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Immigration Law

CA9 Makes Short Work of Laparra: Singh v. Garland

Singh v. Garland

"This appeal requires us to decide what notice must be given to noncitizens before the government can order them removed in absentia. ... The government reasons that because § 1229a(b)(5)(A) is written in the disjunctive and allows for in absentia removal if a noncitizen received notice in accordance with paragraph (1) “or” (2) of §1229(a), the government should be permitted to follow the two-step notice process in the in absentia removal context, even though the Supreme Court rejected that two-step notice process in the stop-time rule context. See Niz-Chavez v. Garland, 141 S. Ct. 1474, 1486 (2021). The BIA recently adopted the government’s argument in Matter of Laparra, 28 I. & N. Dec. 425 (BIA 2022). We are not persuaded by the government or the BIA that the word “or” in § 1229a(b)(5)(A) displaces the Supreme Court’s interpretations of “Notice to Appear” in Pereira and Niz-Chavez. The plain text, the statutory structure, and common sense command otherwise. ... The Supreme Court’s decisions in Pereira and Niz-Chavez, along with the text and structure of the statutory provisions governing in absentia removal orders and Notices to Appear, unambiguously required the government to provide Singh with a Notice to Appear as a single document that included all the information set forth in 8 U.S.C. § 1229(a)(1), including the time and date of the removal proceedings. Because the government did not provide Singh with statutorily compliant notice before his removal hearing, Singh’s in absentia removal order is subject to recission pursuant to 8 U.S.C. § 1229a(b)(5)(C)(ii). We grant Singh’s petition on that ground, do not reach his exceptional circumstances argument, and remand to the BIA for further proceedings consistent with this opinion."  (Emphasis added.)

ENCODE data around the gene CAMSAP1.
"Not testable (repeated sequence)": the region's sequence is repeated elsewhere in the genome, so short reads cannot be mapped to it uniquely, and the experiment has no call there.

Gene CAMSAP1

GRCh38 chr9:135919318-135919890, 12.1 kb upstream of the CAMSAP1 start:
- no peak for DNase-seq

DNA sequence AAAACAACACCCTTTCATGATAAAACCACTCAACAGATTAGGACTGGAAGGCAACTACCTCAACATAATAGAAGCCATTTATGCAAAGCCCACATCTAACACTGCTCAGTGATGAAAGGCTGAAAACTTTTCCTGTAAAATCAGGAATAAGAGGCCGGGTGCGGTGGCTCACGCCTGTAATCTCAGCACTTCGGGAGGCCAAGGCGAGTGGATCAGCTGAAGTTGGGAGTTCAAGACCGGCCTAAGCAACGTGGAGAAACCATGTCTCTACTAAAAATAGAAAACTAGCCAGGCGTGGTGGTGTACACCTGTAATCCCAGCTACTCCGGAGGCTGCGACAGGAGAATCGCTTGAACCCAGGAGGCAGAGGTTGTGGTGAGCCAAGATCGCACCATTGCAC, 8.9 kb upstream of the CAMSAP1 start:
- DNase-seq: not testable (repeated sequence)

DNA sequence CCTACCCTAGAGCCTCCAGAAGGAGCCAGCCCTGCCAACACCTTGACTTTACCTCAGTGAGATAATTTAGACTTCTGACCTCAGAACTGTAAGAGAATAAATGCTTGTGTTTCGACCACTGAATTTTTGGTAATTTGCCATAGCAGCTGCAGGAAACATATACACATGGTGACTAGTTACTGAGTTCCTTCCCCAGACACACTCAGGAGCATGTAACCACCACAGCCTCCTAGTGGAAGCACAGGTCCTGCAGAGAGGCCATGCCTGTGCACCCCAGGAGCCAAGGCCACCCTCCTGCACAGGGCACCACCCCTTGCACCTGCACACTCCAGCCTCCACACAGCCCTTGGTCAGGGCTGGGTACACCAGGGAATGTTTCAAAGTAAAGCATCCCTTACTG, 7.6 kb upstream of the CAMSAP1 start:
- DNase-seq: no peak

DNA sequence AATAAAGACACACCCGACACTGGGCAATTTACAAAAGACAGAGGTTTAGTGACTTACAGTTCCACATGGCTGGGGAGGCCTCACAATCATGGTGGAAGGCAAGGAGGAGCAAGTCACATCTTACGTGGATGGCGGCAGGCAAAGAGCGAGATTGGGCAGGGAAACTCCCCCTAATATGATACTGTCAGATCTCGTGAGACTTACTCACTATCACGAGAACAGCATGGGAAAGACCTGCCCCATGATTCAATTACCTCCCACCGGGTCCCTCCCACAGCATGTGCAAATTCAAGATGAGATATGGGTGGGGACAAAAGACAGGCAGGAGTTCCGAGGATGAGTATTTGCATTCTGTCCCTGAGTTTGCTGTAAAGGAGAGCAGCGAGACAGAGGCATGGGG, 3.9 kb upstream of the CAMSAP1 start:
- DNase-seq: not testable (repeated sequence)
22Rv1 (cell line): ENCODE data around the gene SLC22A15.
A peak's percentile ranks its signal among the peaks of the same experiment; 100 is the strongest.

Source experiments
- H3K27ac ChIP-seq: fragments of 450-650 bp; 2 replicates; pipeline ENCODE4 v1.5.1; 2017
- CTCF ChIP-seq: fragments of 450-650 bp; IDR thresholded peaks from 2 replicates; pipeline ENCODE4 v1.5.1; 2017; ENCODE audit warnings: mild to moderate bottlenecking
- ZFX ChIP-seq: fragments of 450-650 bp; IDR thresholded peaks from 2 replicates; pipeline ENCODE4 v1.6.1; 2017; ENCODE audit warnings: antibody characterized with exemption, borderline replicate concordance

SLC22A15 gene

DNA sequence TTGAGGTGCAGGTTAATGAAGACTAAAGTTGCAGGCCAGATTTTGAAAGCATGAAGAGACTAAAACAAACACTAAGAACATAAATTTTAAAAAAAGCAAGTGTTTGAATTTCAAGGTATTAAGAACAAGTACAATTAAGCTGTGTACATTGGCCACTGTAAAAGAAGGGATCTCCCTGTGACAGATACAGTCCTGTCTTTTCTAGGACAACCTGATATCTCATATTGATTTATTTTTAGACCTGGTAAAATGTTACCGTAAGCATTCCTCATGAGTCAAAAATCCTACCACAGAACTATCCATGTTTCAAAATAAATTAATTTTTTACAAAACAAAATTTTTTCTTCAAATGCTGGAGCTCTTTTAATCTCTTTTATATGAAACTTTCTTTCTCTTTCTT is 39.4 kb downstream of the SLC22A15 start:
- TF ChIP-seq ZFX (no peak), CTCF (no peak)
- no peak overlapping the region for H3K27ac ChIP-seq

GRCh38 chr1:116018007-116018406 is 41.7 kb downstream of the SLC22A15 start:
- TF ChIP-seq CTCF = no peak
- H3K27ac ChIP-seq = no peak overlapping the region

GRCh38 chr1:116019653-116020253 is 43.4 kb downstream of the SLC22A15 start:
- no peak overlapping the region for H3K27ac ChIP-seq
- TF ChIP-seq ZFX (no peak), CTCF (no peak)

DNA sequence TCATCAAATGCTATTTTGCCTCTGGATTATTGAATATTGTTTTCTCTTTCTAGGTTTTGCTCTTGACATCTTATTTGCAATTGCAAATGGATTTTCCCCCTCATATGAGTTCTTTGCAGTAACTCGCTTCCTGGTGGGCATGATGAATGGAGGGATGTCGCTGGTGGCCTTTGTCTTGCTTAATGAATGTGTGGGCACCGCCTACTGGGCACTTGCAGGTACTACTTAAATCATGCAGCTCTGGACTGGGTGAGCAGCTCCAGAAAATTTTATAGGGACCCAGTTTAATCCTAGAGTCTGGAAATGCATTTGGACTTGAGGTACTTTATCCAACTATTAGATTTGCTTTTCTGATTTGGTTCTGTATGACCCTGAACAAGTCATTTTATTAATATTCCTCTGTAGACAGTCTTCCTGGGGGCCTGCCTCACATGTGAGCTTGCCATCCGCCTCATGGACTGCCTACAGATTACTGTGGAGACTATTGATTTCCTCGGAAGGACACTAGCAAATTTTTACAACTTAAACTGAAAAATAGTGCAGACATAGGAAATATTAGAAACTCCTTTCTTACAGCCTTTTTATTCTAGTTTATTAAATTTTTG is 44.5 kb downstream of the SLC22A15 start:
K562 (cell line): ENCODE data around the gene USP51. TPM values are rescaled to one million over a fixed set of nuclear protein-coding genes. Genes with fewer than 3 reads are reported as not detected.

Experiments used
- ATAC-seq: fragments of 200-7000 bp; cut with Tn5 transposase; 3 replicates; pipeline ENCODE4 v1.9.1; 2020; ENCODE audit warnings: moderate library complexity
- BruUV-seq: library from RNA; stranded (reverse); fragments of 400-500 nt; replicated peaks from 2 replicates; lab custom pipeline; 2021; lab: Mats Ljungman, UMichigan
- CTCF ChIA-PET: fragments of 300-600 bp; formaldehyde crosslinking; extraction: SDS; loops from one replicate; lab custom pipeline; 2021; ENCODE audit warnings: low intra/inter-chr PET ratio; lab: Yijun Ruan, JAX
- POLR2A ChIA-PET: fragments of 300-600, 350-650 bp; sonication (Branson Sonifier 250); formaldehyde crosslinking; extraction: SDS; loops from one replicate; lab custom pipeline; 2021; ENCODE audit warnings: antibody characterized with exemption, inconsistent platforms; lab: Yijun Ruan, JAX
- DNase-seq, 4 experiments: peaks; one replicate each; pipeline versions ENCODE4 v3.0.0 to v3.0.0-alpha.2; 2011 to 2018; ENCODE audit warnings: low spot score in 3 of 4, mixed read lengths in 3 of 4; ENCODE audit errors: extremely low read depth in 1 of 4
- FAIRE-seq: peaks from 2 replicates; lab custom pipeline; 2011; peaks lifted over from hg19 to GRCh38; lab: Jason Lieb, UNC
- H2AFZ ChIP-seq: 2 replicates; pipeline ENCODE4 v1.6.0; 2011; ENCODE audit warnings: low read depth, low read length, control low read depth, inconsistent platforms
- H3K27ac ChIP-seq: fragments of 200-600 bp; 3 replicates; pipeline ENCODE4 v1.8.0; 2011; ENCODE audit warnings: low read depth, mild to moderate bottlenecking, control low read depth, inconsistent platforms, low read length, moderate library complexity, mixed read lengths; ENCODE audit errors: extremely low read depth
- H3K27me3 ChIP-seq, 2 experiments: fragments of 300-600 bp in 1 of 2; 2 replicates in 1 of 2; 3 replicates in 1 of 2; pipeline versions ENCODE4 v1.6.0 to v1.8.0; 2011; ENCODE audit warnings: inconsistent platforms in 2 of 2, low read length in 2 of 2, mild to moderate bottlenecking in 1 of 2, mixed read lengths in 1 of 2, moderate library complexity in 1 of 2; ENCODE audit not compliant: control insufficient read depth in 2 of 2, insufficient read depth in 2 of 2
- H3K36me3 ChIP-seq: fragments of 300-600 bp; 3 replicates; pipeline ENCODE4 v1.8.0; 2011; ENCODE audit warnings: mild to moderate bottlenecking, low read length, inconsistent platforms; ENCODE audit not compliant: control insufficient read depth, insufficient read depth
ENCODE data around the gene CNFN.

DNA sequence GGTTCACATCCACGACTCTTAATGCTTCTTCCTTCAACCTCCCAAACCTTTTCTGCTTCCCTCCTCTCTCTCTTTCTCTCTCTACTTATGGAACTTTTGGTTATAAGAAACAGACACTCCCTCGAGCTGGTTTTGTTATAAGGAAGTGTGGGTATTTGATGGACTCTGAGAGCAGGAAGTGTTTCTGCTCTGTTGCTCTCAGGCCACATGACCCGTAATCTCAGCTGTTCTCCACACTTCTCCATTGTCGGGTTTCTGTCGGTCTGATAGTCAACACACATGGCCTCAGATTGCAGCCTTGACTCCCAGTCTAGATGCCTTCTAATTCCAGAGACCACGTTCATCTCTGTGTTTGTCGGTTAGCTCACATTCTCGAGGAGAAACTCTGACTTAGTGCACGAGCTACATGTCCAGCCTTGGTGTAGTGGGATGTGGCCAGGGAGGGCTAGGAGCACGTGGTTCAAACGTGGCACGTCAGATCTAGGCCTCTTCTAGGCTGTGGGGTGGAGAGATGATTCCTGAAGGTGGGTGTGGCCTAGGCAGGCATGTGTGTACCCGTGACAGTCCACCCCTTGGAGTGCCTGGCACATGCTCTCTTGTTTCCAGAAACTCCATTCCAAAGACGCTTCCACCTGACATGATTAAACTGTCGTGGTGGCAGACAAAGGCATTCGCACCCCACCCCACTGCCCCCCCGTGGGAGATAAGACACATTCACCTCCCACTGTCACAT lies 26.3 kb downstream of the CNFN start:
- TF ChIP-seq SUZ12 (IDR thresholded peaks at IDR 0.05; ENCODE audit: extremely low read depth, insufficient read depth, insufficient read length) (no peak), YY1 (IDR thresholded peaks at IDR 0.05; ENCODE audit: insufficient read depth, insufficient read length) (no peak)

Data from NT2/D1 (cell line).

[Hats off to Saad Ahmad!]